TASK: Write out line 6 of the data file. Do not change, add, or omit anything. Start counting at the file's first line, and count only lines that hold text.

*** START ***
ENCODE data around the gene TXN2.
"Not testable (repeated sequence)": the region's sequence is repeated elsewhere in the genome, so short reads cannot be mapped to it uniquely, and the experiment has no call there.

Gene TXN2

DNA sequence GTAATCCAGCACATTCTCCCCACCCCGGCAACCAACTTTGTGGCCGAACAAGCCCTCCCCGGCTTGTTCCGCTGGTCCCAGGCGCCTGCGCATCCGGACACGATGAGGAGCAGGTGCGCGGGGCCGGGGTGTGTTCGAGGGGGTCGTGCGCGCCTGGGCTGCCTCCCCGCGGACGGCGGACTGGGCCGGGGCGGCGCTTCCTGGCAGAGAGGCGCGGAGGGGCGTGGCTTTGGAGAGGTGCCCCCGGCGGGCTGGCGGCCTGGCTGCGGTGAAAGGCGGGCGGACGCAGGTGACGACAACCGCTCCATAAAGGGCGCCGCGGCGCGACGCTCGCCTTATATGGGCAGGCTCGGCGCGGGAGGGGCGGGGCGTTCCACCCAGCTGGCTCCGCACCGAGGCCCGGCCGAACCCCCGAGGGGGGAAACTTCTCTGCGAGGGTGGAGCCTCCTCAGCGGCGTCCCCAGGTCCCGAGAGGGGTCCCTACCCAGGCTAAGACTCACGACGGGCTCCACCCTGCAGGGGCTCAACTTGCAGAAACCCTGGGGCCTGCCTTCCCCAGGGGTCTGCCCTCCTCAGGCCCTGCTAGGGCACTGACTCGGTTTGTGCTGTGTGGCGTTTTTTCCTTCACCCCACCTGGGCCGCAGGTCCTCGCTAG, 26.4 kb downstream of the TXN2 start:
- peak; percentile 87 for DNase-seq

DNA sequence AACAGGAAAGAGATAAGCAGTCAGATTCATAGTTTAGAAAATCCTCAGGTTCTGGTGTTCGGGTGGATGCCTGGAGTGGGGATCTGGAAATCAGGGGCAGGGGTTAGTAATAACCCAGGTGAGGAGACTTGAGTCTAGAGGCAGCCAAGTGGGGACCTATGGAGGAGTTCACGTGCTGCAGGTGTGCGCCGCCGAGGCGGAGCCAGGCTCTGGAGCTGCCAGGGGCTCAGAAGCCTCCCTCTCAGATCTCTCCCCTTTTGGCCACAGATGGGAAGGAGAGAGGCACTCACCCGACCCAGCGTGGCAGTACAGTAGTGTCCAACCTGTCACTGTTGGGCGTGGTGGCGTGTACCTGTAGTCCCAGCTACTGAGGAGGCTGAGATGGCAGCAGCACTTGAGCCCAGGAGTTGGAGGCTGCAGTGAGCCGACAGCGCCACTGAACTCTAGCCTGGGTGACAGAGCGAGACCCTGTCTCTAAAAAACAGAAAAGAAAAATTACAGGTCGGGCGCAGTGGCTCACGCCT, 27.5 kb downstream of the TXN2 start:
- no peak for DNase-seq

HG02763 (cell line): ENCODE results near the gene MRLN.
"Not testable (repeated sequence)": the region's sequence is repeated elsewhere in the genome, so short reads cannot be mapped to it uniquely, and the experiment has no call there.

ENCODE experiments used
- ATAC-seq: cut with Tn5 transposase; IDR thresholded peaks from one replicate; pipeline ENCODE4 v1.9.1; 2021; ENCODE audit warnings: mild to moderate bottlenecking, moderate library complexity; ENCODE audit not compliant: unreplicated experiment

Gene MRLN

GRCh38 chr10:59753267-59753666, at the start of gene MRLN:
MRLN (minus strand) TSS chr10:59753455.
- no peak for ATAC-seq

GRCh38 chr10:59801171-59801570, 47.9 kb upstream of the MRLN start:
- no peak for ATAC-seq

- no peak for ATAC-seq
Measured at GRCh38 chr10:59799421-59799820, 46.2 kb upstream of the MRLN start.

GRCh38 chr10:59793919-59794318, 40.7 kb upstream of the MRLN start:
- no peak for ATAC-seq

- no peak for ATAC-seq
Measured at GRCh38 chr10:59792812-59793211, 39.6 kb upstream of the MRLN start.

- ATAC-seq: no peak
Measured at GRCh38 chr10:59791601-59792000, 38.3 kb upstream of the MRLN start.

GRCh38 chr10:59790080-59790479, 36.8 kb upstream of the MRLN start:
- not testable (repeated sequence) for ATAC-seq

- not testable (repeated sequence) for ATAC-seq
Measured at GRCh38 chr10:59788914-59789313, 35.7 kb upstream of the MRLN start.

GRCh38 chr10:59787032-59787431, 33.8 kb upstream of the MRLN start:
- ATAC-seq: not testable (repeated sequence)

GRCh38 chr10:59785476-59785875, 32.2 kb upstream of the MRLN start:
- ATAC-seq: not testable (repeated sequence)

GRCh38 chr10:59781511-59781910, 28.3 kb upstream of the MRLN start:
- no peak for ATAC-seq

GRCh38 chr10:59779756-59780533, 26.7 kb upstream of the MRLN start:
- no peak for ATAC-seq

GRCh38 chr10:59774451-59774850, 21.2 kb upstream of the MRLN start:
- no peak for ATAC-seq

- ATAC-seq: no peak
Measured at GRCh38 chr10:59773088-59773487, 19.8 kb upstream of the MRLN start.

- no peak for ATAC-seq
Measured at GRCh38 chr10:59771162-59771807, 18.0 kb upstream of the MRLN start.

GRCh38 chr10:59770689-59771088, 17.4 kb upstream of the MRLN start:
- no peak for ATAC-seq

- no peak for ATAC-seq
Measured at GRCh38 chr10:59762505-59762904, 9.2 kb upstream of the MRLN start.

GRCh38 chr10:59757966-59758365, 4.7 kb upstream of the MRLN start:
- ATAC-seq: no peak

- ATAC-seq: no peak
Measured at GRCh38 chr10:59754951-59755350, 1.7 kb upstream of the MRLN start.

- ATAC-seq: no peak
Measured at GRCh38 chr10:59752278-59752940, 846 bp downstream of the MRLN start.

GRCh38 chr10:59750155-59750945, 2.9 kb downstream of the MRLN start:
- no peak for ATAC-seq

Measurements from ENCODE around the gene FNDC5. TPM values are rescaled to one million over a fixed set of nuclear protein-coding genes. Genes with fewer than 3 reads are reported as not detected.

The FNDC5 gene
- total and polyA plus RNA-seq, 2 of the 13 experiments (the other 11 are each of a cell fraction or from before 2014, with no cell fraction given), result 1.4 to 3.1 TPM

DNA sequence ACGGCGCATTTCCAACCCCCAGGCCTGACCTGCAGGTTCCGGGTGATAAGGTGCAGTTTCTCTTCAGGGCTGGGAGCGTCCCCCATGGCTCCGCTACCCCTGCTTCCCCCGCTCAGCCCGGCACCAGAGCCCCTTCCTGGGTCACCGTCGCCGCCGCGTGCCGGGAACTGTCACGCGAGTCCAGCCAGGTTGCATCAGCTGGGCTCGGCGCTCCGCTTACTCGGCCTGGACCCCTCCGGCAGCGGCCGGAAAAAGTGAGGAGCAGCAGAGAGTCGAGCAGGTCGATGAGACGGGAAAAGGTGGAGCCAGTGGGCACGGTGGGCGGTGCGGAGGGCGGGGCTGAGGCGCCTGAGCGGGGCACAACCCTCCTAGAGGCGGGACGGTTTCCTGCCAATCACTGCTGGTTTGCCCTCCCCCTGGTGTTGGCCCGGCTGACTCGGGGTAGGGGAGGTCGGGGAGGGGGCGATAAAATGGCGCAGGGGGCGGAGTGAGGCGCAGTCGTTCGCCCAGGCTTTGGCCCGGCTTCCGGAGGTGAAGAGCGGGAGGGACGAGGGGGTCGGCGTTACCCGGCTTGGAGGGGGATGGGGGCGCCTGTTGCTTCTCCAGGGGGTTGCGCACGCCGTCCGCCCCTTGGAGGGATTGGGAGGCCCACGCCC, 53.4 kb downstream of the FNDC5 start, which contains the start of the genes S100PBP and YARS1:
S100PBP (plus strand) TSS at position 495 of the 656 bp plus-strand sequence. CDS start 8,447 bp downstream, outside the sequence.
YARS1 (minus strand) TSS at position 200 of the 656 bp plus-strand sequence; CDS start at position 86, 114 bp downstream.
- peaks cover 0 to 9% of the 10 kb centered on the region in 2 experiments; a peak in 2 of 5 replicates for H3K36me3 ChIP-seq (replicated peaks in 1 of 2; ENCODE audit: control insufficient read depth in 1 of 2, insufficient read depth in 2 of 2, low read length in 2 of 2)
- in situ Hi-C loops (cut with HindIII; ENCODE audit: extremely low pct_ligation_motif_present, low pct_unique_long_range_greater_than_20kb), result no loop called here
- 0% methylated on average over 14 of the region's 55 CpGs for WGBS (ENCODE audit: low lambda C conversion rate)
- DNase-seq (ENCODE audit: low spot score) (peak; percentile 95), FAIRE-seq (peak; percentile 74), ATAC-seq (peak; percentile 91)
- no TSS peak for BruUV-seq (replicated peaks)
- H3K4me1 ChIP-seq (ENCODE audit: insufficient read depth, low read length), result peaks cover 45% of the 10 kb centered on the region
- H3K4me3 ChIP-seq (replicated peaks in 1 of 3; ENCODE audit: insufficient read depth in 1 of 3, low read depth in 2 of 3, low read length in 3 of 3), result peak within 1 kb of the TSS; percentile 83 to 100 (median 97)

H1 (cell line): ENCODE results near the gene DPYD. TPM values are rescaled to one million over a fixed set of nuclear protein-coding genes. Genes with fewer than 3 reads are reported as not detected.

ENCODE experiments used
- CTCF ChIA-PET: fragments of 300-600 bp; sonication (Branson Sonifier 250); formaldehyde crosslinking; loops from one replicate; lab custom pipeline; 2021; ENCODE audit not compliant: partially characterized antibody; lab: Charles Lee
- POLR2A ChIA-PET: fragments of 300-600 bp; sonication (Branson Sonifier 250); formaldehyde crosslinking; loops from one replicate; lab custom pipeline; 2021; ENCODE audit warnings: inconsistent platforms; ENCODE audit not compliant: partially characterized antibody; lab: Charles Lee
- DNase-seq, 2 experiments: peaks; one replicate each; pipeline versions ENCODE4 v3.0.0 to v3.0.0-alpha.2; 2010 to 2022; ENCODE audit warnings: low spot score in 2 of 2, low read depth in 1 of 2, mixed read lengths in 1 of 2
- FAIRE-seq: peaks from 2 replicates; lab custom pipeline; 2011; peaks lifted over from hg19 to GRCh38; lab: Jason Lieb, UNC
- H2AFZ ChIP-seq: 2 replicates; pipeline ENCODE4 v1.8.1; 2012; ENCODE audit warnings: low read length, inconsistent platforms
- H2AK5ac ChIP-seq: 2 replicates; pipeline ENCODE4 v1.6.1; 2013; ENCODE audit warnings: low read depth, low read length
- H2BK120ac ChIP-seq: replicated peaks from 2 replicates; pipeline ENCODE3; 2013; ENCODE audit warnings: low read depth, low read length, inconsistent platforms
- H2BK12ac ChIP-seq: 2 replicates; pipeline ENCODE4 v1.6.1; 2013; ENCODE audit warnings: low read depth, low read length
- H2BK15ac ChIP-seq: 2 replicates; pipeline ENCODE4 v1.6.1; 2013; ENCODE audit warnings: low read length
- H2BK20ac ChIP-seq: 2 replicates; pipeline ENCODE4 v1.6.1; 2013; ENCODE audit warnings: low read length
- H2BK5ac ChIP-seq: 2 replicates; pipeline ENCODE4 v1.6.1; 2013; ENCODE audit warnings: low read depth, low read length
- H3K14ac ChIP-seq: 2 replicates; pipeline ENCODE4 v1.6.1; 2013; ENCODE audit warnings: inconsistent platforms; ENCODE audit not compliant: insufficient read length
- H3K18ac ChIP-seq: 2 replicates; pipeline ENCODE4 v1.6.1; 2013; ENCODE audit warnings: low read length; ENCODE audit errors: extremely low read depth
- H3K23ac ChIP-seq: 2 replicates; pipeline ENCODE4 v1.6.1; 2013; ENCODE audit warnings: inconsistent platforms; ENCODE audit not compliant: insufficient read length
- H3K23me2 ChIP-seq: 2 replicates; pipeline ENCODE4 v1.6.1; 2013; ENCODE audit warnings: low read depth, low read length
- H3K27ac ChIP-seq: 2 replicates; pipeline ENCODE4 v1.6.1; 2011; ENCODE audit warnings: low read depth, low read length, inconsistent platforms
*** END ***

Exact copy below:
DNA sequence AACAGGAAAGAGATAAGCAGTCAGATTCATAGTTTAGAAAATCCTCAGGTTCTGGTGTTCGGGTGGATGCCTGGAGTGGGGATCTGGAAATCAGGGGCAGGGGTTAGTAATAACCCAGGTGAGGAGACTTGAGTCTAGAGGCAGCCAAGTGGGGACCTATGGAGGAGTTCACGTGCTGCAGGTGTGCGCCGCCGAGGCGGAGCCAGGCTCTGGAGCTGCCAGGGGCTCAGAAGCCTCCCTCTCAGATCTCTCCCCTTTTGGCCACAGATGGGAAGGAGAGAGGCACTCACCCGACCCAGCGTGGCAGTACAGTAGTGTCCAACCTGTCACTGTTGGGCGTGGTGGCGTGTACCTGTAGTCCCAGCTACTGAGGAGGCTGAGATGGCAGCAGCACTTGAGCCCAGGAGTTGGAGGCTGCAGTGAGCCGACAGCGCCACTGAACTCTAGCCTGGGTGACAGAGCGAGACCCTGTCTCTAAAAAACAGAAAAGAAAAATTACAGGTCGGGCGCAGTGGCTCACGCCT, 27.5 kb downstream of the TXN2 start: